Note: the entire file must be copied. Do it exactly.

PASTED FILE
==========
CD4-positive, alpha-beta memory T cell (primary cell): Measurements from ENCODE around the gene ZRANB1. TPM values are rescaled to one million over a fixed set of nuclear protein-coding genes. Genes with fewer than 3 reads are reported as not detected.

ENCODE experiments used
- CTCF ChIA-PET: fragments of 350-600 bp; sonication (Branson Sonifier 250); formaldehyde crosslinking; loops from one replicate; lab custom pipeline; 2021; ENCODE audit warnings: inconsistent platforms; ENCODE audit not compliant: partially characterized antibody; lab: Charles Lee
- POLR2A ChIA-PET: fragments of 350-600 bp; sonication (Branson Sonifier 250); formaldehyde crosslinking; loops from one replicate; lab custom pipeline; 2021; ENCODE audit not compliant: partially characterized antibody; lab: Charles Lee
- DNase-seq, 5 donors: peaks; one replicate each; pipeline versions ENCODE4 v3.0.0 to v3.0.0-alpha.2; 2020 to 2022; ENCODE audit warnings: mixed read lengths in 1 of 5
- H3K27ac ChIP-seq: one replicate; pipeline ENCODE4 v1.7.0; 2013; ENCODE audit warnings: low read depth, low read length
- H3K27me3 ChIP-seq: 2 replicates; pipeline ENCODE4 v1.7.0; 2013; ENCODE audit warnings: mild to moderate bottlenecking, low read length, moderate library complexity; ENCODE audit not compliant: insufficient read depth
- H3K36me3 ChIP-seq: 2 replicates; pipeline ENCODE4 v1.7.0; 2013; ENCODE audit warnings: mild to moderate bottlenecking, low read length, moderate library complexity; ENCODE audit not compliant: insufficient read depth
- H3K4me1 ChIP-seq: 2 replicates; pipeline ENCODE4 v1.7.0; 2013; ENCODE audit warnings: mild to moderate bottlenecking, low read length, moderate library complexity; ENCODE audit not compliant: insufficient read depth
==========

CD4-positive, alpha-beta memory T cell (primary cell): Measurements from ENCODE around the gene ZRANB1. TPM values are rescaled to one million over a fixed set of nuclear protein-coding genes. Genes with fewer than 3 reads are reported as not detected.

ENCODE experiments used
- CTCF ChIA-PET: fragments of 350-600 bp; sonication (Branson Sonifier 250); formaldehyde crosslinking; loops from one replicate; lab custom pipeline; 2021; ENCODE audit warnings: inconsistent platforms; ENCODE audit not compliant: partially characterized antibody; lab: Charles Lee
- POLR2A ChIA-PET: fragments of 350-600 bp; sonication (Branson Sonifier 250); formaldehyde crosslinking; loops from one replicate; lab custom pipeline; 2021; ENCODE audit not compliant: partially characterized antibody; lab: Charles Lee
- DNase-seq, 5 donors: peaks; one replicate each; pipeline versions ENCODE4 v3.0.0 to v3.0.0-alpha.2; 2020 to 2022; ENCODE audit warnings: mixed read lengths in 1 of 5
- H3K27ac ChIP-seq: one replicate; pipeline ENCODE4 v1.7.0; 2013; ENCODE audit warnings: low read depth, low read length
- H3K27me3 ChIP-seq: 2 replicates; pipeline ENCODE4 v1.7.0; 2013; ENCODE audit warnings: mild to moderate bottlenecking, low read length, moderate library complexity; ENCODE audit not compliant: insufficient read depth
- H3K36me3 ChIP-seq: 2 replicates; pipeline ENCODE4 v1.7.0; 2013; ENCODE audit warnings: mild to moderate bottlenecking, low read length, moderate library complexity; ENCODE audit not compliant: insufficient read depth
- H3K4me1 ChIP-seq: 2 replicates; pipeline ENCODE4 v1.7.0; 2013; ENCODE audit warnings: mild to moderate bottlenecking, low read length, moderate library complexity; ENCODE audit not compliant: insufficient read depth